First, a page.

We all know about the ‘crazy ex-girlfriend trope. Rachel Bloom pointed out in the theme song of her musical series of the same name that this is a ‘sexist term’ — but that hasn’t stopped scorned women and unhinged exes popping up time and time again as the red-lipsticked movie villain.
The tradition of the ‘scorned women’ dates as far back as the 1600s, with William Congreve’s tragedy play ‘The Mourning Bride’ originating the now-iconic line: “hell hath no fury like a woman scorned.” But one place in which the ‘scorned woman’ has found an exceptional amount of success is in Hollywood. Glenn Close vengefully boiling her ex lover’s pet bunny in ‘80s movie Fatal Attraction was merely the start of this endlessly boring and predictable trope which, above all else, is rooted in misogyny.
If a female villain isn’t conventionally attractive (or as comparatively attractive as the lead character’s love interest), they immediately fall into the grotesque, disturbing ‘hag’ category, like the Ugly Sisters in Disney movie Cinderella or the creepy Knives in superhero movie Scott Pilgrim vs The World.
It even stretches as far as anime movies and TV series, where you have the storylines pinned on ‘yandere’ schoolgirls who go on murderous rampages if their love interest doesn’t like them back. Yet, even if these female protagonists are conventionally attractive, they are sexualised up until the point they are no longer palatable in the protagonists’ eyes: and so, naturally, the only logical conclusion for plot convenience is to make them ‘crazy’ while ensuring that, amidst their crimes of passion, they never forget to wear lingerine and eye shadow.
In any case, at the crux of these ‘scorned women’ is the idea that their emotional stability depends on their (usually male) partner being faithful to them. Without a man there to validate them, they become hysterical! Consumed by jealousy! They’re willing to commit all kinds of heinous crimes, because what is life without a man to dote on them?
Even if we put aside the sheer sexualisation of scorned women as seen in sequences like Chicago, it’s deeply problematic that, to this day, the trope is so integral to genres such as detective movies. As recently as 2022, Emma Mackey played the scorned ex in Poirot’s Death on the Nile — and while there were a few twists along the way with this Agatha Christie adaptation, her character still fulfilled those two essential roles of being hot and crazy.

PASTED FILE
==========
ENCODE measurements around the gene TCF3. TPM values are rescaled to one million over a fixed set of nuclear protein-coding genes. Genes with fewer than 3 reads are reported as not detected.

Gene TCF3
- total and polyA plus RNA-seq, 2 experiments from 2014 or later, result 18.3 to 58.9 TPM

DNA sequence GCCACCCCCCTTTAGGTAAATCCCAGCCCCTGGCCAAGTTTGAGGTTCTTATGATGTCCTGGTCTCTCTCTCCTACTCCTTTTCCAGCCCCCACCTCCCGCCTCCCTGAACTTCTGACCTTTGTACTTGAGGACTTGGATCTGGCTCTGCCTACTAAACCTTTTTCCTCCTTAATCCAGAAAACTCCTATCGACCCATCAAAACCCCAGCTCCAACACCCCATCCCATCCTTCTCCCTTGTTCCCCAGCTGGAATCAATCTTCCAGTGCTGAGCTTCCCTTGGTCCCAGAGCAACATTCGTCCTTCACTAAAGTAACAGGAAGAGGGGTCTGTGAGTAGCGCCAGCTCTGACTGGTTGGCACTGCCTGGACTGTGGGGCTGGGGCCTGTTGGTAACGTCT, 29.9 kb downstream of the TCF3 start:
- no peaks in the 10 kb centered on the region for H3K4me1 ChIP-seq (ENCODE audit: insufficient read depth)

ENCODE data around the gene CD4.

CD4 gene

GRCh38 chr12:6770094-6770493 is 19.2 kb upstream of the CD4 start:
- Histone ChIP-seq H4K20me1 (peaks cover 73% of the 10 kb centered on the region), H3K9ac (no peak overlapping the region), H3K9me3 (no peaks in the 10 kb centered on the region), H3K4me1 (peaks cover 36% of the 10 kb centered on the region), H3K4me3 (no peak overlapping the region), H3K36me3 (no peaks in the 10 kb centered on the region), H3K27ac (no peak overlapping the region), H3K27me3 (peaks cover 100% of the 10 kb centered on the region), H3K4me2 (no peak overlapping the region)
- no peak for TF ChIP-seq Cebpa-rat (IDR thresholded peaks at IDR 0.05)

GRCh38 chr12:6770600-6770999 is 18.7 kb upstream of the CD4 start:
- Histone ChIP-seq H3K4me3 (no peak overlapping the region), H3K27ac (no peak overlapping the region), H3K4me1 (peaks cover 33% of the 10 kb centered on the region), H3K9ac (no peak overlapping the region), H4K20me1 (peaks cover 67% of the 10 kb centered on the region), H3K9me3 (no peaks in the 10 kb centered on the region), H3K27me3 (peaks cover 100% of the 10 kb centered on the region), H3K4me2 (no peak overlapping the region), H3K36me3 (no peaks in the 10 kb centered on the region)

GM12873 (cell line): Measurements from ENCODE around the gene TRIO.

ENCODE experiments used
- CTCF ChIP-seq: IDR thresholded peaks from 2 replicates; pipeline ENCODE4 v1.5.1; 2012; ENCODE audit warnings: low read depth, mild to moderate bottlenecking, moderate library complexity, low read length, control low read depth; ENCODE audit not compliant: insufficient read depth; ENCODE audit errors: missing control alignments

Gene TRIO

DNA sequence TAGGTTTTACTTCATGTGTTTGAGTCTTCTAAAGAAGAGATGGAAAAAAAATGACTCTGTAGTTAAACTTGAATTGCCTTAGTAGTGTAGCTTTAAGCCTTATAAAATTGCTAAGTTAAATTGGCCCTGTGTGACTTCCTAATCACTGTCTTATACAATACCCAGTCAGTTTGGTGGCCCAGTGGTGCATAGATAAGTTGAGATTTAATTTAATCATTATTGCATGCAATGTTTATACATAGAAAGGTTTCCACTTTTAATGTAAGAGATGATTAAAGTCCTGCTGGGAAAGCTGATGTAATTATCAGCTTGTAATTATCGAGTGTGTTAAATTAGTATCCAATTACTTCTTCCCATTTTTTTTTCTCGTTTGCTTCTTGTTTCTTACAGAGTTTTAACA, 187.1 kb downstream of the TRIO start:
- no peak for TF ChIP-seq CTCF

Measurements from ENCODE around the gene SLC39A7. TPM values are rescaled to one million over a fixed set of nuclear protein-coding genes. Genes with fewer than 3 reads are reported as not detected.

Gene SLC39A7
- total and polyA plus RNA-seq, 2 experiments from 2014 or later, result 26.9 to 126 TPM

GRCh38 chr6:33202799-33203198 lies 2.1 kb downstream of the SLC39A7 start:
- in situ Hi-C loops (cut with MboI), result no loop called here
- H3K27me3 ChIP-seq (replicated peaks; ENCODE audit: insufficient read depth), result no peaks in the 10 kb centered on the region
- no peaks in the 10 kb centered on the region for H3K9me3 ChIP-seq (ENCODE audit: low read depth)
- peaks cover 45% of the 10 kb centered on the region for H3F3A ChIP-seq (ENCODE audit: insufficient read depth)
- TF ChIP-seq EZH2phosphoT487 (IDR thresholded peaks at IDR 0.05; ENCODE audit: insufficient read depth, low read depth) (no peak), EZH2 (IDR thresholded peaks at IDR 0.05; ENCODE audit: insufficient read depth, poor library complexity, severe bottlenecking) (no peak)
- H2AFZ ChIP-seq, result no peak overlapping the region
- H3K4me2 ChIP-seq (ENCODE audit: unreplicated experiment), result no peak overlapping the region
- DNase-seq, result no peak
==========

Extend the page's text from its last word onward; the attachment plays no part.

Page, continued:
So, when Janelle Monae’s character popped up in the trailer for Knives Out 2, I have to admit I rolled my eyes. To me, it seemed painfully obvious where the plot was going to go with their character, but I’ve never been more happy to be wrong. In The Glass Onion, which was directed by the king of subversion, Rian Johnson, Monae plays Cassandra ‘Andi’ Brand.
The ex of insufferable tech bro Miles Bron (Ed Norton), it is she who came up with the idea of the millions-making company, Alpha, only to be pushed out by Miles and the rest of her friend group who, despite knowing the truth, all sided with Miles because that was where the money was.
At least, in this case, when Andi showed up to Miles’ “murder mystery” party, it seemed like she had an axe to grind that was something more than her relationship: namely, the betrayal she faced by Miles’ cronies. But given our only introduction to her prior to this is manically using tools to break Miles’ elaborate invitation, it becomes clear that for the movie’s first act, at least, we’re meant to think she’s yet another woman scorned.
Glowering on the balcony of the boat, looking as hot as she does crazy, Andi is treated with contempt for most of the film. Birdie (Kate Hudson) and Claire (Katheryn Hahn) gossip about why she’s there to Benoit (Daniel Craig), and when she later appears to have an outburst and a member of the party mysteriously dies, it feels like we’re setting up for another unhinged femme fatale as the killer.
But then again, this is Rian Johnson, who sliced the Big Bad from the Star Wars sequel trilogy into pieces halfway through its second film. Once again, he subverted tropes and audience expectations through the revelation that Andi had been dead the whole time, and that her twin sister, Helen, wasn’t just taking her place, but was doing so to solve her murder.
Working in cahoots with Blanc, Helen is motivated not by passion, but sisterhood, and it soon becomes apparent that Andi’s own break up and revenge attempt on Miles isn’t because she found him desirable, and yearned for his presence in her life, but was about integrity. She wanted to expose him for the fraud he was and, in the process, stop him from using the tech business she created from mass-producing a deeply dangerous, untested product.
Helen and Blanc ultimately working together to outsmart Miles, the true villain of the film, is much more than just a gimmicky movie plot twist. It’s a commentary on the rise of “alpha male,” tech bro culture and how the idolization of people like Elon Musk and Andrew Tate is, at its core, not only rooted in misogyny, but also incredibly hollow.
With Andi and Helen, we’re served a stark reminder that just because someone has a platform, that doesn’t mean what they’re saying is the truth, and that behind every successful man, there is more often than not a much more successful women. Ex-girlfriends might be crazy, but they shouldn’t be underestimated.
Glass Onion: A Knives Out Mystery is available to watch in theatres until November 29. From there, it will be available to stream on Netflix.